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Sun, Sun Exposure, Sun Screens, and Vitamin D

Wednesday, July 3rd 2024 10:00am 5 min read
Dr. Jessica Peatross dr.jess.md @drjessmd

Hospitalist & top functional MD who gets to the root cause. Stealth infection & environmental toxicity keynote speaker.

As a functional medicine doctor, I’ve seen firsthand the devastating impact of skin cancer on individuals and their families. The debate surrounding the effectiveness of sunscreen in preventing skin cancer and concerns about the safety of certain sunscreen ingredients is a complex one. In this article, I’ll explore the scientific facts surrounding sunscreen and skin cancer, and offer my perspective on this hotly debated topic.

The Science of Sunscreen

Sunscreen is a topical product designed to protect the skin from the harmful effects of ultraviolet (UV) radiation. There are two types of UV radiation: UVA and UVB.

  1. UVA:
    • UVA radiation penetrates deep into the skin and is responsible for skin aging, wrinkles, and age spots.
    • UVA rays can also contribute to skin cancer development.
  2. UVB:
    • UVB radiation affects the top layer of the skin and is responsible for sunburn.
    • UVB rays are also a major cause of skin cancer.

Sunscreen works by absorbing, reflecting, or scattering UV radiation, preventing it from reaching and damaging the skin. There are two main types of sunscreen: chemical and physical.

  1. Chemical Sunscreens:
    • Chemical sunscreens contain compounds that absorb UV radiation and convert it into heat, which is then released from the skin.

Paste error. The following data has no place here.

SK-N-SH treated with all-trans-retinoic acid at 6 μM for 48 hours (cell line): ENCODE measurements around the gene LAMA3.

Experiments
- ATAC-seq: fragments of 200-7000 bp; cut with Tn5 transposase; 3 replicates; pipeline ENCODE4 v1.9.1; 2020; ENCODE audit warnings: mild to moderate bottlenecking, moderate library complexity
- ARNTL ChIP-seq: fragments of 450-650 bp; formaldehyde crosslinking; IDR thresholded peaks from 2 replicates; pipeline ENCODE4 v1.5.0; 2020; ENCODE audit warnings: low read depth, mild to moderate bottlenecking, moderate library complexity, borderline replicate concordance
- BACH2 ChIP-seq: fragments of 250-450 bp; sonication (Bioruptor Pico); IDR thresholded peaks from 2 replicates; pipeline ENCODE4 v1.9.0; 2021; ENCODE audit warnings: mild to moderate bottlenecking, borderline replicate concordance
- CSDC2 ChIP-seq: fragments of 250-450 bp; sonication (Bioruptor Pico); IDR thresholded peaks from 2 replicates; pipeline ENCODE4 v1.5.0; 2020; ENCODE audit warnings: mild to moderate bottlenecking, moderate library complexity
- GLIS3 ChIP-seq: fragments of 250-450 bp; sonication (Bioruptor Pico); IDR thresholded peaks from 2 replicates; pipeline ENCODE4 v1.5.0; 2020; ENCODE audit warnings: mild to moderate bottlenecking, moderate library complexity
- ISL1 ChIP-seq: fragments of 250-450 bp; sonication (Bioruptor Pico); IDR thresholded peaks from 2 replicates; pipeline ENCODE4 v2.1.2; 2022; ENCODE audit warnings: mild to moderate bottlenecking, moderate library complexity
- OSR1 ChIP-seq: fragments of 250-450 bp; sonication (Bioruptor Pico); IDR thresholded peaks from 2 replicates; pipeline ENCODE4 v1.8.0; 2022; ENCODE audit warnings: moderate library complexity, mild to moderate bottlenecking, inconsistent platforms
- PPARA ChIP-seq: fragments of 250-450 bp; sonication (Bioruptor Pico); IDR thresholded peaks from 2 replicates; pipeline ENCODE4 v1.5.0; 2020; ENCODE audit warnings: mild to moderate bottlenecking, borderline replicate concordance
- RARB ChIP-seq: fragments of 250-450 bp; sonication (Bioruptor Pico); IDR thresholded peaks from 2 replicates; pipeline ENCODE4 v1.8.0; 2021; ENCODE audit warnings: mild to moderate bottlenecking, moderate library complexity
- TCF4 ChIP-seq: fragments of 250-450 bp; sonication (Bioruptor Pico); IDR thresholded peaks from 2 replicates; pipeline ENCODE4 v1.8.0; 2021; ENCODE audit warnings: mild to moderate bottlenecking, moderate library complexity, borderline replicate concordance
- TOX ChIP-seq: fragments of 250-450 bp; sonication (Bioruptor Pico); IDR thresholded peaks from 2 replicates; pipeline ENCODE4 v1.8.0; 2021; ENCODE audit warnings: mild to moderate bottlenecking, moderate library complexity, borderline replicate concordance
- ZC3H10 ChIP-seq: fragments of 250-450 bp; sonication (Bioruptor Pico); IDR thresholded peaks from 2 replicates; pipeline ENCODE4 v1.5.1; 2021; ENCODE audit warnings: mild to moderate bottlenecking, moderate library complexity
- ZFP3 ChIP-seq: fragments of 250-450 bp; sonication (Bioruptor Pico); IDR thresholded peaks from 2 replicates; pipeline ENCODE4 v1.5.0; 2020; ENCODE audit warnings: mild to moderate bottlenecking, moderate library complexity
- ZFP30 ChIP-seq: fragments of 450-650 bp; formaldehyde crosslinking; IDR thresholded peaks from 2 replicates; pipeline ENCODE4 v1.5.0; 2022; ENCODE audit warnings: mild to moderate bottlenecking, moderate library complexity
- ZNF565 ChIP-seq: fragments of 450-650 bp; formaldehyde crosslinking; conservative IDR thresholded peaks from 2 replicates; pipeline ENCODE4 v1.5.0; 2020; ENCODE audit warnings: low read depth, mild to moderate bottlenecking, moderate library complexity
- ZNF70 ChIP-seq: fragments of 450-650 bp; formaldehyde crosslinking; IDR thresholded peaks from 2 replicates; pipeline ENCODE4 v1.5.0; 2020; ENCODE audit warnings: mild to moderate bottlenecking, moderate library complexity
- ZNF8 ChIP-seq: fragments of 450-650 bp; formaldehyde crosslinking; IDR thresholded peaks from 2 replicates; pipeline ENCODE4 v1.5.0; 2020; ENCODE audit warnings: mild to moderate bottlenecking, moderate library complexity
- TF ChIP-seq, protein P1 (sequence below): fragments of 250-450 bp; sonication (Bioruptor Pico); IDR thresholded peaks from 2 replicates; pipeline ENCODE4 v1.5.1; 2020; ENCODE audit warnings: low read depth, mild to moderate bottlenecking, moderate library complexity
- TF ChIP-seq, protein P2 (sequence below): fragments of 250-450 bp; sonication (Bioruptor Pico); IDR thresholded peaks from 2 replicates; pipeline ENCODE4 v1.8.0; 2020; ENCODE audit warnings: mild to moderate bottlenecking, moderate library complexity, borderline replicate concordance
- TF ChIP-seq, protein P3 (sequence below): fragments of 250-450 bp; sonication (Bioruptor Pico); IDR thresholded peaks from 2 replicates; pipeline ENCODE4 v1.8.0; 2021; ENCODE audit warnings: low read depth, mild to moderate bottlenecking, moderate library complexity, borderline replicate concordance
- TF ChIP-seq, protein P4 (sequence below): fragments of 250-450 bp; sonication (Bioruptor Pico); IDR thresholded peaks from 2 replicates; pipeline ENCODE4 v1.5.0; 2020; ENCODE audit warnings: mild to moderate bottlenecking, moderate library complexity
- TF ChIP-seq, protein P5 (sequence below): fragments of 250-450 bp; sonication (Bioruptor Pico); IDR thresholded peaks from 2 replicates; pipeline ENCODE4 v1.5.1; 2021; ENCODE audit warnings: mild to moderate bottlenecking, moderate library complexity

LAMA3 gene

• Common chemical sunscreen ingredients include oxybenzone, avobenzone, and octinoxate.
  2. Physical Sunscreens:
    • Physical sunscreens contain minerals like zinc oxide or titanium dioxide that reflect and scatter UV radiation.
    • Physical sunscreens are often preferred by individuals with sensitive skin or those looking for a more natural option.

The Effectiveness of Sunscreen in Preventing Skin Cancer

Research has shown that sunscreen can be effective in preventing skin cancer, particularly when used correctly.

  1. Reduced Risk of Skin Cancer:
    • A 2011 study found that regular sunscreen use reduced the risk of squamous cell carcinoma by 40% and the risk of melanoma by 50% (1).
    • The American Academy of Dermatology recommends using a broad-spectrum sunscreen with an SPF of 30 or higher to reduce the risk of skin cancer.
  2. Protection Against UV Damage:
    1. Sunscreen can protect against UV damage, which is a major risk factor for skin cancer (2).
    2. By preventing UV damage, sunscreen can help reduce the risk of skin cancer and other skin conditions, such as wrinkles and age spots.

Concerns About Sunscreen Safety

Despite the effectiveness of sunscreen in preventing skin cancer, there are concerns about the safety of certain sunscreen ingredients.

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